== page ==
A Bluesman Came To Town
Tommy Castro & The Painkillers live @ Yard Club
Words & photos: Vincent Abbate
A bluesman came to town.
I’m surely not the first concert reviewer to use that title since the album of the same name – which Tommy Castro likens to a rock opera, only it’s blues – swept away the competition at this year’s Blues Music Awards ceremony in Memphis. Local fans had waited over three years for this particular visit by Castro and his band The Painkillers. And there was more than enough cause for celebration on both sides, as this Wednesday evening club show coincided with even more accolades from the US: Readers of Blues Blast Magazine had just dubbed The Painkillers Band of the Year.
The chance to see this band on a small stage in a half-full club is something I don’t take for granted. Castro isn’t the star in Germany that he is back home. This is his third appearance at the Yard Club in the past five years. And the audience hasn’t grown. In fact, we’re still living through some kind of weird post-pandemic trauma that is depressing ticket sales most everywhere you turn.
But as they say in the local dialect: Es et wie es et. It is as it is. So my attitude as Castro and his crew launched into “You Can’t Keep A Good Man Down” at around 8 p.m. was to simply enjoy the show. To soak it all in. Wasn’t too long ago we couldn’t do this kind of thing. How quickly we forget.
Stage left stood Randy McDonald, a stalwart on bass who has delivered the goods as Castro’s sideman for 30 years. Sporting a new furry chapeau, McDonald was as spot on as ever, also taking a turn on vocals with an enthusiastic version of Chuck Berry’s “Too Much Monkey Business.”
Huddled in the opposite corner was keyboarder Mike Emerson. In his traditional baseball cap, he cuts a low-key figure, instead making his statement on the keys. With solid organ fills and rollicking piano figures, Emerson always serves the song.
Bowen Brown, holding things down on drums, is a joy to watch. Powerful though he is, he doesn’t sit there whacking the drums like a jockey on the home stretch. With Brown, it all starts with wrist control. His work on the snare is exceptional.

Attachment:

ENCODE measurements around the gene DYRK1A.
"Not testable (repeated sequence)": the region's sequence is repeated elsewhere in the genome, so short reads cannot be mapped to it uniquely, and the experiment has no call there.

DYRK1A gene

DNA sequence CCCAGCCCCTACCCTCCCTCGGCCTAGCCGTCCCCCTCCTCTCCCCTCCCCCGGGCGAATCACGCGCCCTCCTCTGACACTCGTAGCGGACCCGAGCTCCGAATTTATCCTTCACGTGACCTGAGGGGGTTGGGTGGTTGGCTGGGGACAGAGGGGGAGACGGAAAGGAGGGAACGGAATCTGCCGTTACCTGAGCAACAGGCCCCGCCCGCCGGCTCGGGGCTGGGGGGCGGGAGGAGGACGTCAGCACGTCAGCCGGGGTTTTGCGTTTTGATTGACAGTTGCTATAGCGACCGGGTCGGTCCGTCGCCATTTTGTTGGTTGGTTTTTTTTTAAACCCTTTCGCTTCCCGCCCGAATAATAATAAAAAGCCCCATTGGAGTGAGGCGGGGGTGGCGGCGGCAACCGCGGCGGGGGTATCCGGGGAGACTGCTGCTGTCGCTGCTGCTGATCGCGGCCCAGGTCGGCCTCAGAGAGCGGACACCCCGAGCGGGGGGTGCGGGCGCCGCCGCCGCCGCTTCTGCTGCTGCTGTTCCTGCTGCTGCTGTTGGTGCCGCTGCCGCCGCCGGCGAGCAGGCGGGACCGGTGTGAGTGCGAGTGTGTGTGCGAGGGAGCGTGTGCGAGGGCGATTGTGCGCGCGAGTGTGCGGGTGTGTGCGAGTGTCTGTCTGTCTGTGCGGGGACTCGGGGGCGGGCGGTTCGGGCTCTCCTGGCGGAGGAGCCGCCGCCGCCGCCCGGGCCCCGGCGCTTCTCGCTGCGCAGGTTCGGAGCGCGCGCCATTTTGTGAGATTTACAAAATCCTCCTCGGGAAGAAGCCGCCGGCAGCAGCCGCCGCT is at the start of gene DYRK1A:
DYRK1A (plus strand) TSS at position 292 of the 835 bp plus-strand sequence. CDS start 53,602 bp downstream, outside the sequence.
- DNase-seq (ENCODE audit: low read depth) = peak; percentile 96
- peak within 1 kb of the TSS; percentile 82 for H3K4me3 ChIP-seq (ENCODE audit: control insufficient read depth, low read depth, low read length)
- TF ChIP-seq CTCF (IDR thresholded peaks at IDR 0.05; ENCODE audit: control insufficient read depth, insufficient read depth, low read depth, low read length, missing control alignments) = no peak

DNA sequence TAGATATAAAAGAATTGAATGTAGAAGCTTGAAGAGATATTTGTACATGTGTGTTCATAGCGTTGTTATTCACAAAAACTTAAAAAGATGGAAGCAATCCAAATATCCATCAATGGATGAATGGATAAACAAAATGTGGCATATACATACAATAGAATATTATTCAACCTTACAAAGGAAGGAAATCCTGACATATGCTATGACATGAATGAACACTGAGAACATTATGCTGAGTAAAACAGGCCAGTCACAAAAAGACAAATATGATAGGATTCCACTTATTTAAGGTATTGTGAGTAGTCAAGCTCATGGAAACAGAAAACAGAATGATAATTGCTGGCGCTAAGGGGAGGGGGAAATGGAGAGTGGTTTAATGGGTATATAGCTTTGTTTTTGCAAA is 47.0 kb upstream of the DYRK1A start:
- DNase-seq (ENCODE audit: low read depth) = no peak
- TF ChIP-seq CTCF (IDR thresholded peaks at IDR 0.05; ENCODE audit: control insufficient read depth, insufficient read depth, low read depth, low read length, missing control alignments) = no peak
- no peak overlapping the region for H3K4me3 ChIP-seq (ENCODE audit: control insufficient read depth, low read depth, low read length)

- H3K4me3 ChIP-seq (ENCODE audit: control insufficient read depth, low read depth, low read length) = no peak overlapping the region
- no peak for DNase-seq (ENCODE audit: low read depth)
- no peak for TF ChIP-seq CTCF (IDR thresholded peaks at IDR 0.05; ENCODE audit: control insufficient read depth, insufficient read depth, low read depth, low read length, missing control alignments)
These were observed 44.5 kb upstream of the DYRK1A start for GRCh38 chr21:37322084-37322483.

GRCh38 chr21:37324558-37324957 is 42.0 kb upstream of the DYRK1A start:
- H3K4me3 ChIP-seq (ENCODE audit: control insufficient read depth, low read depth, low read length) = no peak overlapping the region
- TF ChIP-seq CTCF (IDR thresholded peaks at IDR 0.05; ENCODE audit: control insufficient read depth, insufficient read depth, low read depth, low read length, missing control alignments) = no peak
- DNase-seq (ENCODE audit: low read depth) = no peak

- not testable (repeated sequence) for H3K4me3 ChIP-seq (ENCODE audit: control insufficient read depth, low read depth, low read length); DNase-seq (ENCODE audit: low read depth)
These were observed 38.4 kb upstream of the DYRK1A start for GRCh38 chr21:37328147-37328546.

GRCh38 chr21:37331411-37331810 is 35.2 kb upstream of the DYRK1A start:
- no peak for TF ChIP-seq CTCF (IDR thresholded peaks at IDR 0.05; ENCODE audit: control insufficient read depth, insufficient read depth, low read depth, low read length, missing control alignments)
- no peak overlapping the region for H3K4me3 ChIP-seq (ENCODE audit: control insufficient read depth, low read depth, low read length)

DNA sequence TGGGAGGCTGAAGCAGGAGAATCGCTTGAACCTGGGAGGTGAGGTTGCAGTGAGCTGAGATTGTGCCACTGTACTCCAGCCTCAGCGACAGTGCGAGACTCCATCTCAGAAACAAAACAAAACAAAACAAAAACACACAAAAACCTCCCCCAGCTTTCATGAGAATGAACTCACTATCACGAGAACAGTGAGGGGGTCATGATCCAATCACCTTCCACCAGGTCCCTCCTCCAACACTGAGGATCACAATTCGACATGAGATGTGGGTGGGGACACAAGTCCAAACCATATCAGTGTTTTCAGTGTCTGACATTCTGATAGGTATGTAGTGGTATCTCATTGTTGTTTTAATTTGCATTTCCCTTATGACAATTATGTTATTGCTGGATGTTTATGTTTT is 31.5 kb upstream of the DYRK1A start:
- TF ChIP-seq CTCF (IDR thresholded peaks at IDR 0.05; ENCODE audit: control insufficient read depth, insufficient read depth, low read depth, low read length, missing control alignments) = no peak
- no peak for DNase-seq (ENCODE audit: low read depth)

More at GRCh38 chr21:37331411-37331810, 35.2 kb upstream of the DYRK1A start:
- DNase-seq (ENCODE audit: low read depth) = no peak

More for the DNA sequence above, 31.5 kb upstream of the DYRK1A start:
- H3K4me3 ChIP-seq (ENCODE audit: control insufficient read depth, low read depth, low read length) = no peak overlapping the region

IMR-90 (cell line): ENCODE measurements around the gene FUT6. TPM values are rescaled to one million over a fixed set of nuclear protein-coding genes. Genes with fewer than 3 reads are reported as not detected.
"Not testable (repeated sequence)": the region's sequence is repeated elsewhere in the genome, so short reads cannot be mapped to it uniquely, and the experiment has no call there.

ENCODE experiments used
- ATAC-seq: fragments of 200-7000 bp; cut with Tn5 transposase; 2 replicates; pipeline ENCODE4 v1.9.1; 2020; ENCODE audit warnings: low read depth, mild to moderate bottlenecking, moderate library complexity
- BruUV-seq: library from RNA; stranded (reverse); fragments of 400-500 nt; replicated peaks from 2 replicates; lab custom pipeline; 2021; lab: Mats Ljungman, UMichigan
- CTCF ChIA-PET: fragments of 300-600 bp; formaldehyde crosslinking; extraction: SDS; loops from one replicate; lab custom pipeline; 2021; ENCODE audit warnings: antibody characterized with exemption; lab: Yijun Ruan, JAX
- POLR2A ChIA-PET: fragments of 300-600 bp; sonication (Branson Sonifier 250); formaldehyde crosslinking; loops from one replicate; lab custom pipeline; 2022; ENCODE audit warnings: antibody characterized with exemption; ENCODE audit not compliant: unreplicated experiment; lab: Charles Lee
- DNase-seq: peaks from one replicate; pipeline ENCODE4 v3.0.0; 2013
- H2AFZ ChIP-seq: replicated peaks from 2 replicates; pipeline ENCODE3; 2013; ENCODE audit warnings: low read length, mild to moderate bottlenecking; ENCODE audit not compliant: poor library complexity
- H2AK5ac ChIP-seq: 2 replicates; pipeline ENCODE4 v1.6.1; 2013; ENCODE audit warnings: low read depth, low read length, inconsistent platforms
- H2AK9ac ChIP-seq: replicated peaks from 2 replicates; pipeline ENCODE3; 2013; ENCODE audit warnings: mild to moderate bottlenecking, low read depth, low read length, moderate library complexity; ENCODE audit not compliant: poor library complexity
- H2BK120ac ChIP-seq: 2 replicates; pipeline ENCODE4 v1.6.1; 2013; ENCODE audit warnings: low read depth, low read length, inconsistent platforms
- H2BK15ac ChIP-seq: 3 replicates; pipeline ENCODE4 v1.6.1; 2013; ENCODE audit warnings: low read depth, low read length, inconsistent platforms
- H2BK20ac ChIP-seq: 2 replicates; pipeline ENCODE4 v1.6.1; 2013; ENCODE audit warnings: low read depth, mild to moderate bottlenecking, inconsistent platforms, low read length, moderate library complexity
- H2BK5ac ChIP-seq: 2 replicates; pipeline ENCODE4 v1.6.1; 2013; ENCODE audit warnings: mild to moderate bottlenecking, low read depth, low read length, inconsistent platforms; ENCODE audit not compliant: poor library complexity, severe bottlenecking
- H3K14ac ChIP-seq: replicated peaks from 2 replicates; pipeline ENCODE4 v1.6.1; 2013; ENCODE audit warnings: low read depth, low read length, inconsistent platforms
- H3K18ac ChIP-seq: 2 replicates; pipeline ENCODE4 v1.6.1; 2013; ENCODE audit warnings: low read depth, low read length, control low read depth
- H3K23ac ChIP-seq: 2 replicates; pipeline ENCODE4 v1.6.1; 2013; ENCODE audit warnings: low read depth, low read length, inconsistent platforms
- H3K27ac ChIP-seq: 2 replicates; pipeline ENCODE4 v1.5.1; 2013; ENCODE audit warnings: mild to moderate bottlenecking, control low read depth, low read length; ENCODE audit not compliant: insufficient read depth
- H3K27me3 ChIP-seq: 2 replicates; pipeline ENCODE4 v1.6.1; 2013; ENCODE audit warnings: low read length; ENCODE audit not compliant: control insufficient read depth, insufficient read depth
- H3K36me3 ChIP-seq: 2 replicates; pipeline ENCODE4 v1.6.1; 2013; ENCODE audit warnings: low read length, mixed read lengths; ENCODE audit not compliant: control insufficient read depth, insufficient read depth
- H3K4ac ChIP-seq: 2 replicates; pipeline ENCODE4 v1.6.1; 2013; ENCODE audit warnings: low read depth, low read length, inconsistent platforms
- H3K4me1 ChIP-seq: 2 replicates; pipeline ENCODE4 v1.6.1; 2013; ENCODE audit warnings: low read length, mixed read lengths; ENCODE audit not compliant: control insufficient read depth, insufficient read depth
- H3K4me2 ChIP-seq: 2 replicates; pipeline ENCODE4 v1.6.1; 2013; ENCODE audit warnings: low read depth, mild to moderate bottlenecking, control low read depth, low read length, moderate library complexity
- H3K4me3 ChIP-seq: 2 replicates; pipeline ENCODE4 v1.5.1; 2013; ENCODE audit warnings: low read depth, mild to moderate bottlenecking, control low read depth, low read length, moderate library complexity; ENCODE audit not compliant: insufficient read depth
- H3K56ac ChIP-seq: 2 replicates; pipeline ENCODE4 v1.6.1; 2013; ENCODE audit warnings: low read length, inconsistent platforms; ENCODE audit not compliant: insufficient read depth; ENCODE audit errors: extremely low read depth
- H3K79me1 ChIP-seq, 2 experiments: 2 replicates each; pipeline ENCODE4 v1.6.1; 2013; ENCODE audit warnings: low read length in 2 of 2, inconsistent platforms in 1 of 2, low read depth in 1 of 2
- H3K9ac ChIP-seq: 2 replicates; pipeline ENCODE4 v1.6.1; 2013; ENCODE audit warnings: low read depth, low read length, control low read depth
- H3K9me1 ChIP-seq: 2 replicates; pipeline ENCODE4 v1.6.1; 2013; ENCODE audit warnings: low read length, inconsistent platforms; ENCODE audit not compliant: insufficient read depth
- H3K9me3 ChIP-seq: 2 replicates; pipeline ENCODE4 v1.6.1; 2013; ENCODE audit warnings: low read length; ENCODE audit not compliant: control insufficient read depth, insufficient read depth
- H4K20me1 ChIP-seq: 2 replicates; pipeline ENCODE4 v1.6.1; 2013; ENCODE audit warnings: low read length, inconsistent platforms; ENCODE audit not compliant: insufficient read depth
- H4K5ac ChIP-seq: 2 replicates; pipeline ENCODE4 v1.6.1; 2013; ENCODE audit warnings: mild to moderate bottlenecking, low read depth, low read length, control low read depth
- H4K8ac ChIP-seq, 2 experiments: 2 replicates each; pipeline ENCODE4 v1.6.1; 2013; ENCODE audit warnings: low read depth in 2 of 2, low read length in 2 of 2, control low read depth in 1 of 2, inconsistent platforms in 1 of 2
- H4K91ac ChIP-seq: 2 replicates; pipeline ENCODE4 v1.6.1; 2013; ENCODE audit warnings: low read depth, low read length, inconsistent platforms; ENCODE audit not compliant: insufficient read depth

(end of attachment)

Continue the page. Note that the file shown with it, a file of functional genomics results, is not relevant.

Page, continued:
Of course, the main man is Castro, the slicked-back Californian, who performs with the confidence of a dude who has been there and done that. No question, he is slowing down as he strides toward 70. A seven-week tour of Europe, Castro admitted from the stage, is hard work. If some of his movements during this 90-minute concert appeared a bit strained, well, I’m prepared to cut him some serious slack.
Ultimately, if a band gets you moving and screaming and punching the air, that’s what counts. In Cologne, Castro & The Painkillers delivered the exciting mix of blues, soul, funk and rock’n’roll they are known for. It’s funny: Right after one of the straight-up funk numbers, probably “She Wanted To Give It To Me,” a good friend turned and asked me in all sincerity what style it was. Moments later, when Castro asked the crowd if there were any true blues lovers in the house before counting off a classic slow blues, I heard the same friend utter, “Thank God.”
Apparently, some listeners would like to see Tommy Castro & The Painkillers stick to traditional blues.
To me, the band’s ability to shift from blues to funk to rock’n’roll and even a bayou groove like “Got A Lot” – and to do it all convincingly – is one of the best things about them. I talked to drummer Brown after the gig about this and he confessed that if all he was asked to do was play blues all night, he’d get bored. Much as I love it when Castro lays into a blues like “Serve Me Right To Suffer” – undoubtedly one of the evening’s highlights – I’m happy for the rocking moments as well, and the funk and everything else they do. Happy for every single moment. Happy that there are live shows to go to again! Happy that I could stand a few feet from the stage without bunking into anyone and bask in what the Bluesband of the Year were laying down.
Truly, it doesn’t get much better than that.